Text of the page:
Pet Sounds Is 50!
What might be the greatest pop album ever made, has turned 50 today, May 16, 2016.
How does one articulate one’s thoughts and feelings about a set of songs that forever changed and modified just how deeply I listen to music?
It’s an acknowledged masterpiece now, yet in the late 1980s, that was an opinion held by few, at least in my social circle. None of my people seemed to get the hullaballoo about The Beach Boys Pet Sounds. It wasn’t until my circle widened, and I got to know other musicians and artists in town, when I found like-minded folk who adore the music as much as I do. Its perceived legacy grew as the years progressed, not least because of the rediscovery of this music when it was re-released in 1990. From then on, a ridiculous amount of words have been scribed to illuminate the significance of this great gathering of music. And for good reason.
Pet Sounds came to me in waves.
When the Endless Summer compilation came out in 1974—my first exposure to the music of the Beach Boys—nothing from Pet Sounds was on it. Still, I seemed to gravitate towards the songs where Brian Wilson sang lead, although I wouldn’t have known him by name at age 8. The buttery falsetto voice atop the lower stack of harmony vocals was easily discernible to my ears.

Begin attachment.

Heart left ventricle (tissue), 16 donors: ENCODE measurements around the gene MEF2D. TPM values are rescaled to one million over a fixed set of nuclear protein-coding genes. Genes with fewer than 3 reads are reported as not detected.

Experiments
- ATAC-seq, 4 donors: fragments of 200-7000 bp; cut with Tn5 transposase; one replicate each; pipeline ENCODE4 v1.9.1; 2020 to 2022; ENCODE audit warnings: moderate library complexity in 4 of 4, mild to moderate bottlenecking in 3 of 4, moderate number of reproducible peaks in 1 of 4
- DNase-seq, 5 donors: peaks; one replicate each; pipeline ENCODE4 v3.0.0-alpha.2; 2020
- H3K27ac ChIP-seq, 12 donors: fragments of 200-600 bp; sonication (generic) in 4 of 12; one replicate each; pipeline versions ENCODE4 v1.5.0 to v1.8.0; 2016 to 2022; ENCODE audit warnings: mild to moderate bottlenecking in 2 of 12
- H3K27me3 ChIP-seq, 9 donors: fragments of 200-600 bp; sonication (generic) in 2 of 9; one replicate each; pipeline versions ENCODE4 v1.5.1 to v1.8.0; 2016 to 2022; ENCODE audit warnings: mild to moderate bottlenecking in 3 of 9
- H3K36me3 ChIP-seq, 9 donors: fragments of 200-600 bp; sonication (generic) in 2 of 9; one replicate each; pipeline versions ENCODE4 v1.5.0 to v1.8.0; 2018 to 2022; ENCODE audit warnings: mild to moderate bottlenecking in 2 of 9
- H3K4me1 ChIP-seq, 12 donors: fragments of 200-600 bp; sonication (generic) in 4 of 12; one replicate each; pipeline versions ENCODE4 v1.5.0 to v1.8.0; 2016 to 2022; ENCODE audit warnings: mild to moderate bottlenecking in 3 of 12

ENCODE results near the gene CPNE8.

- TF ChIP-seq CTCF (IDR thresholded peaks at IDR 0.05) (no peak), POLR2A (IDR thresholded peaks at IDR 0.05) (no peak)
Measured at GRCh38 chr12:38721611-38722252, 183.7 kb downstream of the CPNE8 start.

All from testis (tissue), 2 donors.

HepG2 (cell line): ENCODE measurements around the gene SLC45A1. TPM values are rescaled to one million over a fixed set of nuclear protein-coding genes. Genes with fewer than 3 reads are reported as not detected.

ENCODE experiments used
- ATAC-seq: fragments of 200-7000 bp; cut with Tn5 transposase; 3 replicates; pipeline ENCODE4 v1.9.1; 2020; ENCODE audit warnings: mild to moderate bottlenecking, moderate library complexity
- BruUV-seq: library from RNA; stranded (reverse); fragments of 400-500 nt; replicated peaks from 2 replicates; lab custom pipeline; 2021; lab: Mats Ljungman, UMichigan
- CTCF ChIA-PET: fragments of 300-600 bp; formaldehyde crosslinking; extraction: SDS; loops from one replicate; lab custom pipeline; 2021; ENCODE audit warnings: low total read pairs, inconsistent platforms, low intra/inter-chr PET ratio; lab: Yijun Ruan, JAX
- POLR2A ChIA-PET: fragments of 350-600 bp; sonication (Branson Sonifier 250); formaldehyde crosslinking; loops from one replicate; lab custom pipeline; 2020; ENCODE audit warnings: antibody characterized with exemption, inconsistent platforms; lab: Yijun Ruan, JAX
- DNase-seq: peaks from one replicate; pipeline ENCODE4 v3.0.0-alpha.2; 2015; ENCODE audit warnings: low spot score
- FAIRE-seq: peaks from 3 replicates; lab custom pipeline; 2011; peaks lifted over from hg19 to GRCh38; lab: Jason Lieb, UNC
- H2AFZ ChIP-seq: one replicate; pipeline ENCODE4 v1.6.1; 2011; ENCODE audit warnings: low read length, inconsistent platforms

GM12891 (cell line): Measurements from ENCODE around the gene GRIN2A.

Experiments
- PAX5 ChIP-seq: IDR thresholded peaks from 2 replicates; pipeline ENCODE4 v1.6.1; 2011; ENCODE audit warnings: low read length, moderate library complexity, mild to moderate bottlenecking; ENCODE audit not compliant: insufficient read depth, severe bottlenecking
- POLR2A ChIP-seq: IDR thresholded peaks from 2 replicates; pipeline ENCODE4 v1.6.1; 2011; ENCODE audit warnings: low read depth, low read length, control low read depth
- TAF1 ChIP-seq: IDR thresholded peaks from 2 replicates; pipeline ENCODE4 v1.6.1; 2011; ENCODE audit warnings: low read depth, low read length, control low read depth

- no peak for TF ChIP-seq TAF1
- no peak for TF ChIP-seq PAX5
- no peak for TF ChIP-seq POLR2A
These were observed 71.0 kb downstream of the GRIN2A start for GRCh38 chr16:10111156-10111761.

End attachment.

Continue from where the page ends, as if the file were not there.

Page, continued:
Another elementary school friend who lived one block away from me had the 1975 compilation follow-up, Spirit of America. Like Endless Summer, it had an engaging illustrated gatefold cover, which I loved because I loved to draw. No Pet Sounds songs were on this collection either, so I still had no awareness to it. I would learn years later that the Beach Boys had licensed their Pet Sounds and post-Pet Sounds Capitol recordings from 1966-1969 for use on 1970s compilation releases on Warner, the company that was distributing their most recent music from their Brother Records label. On Spirit of America, I do recall noticing that The Little Girl I Once Knew stood out as a fuller production than say, 409, which had a rudimentary sound. The Little Girl I Once Knew was the single released between the Summer Days (and Summer Nights!!) and Pet Sounds albums (with the “live” Party! album a stop gap along the way.)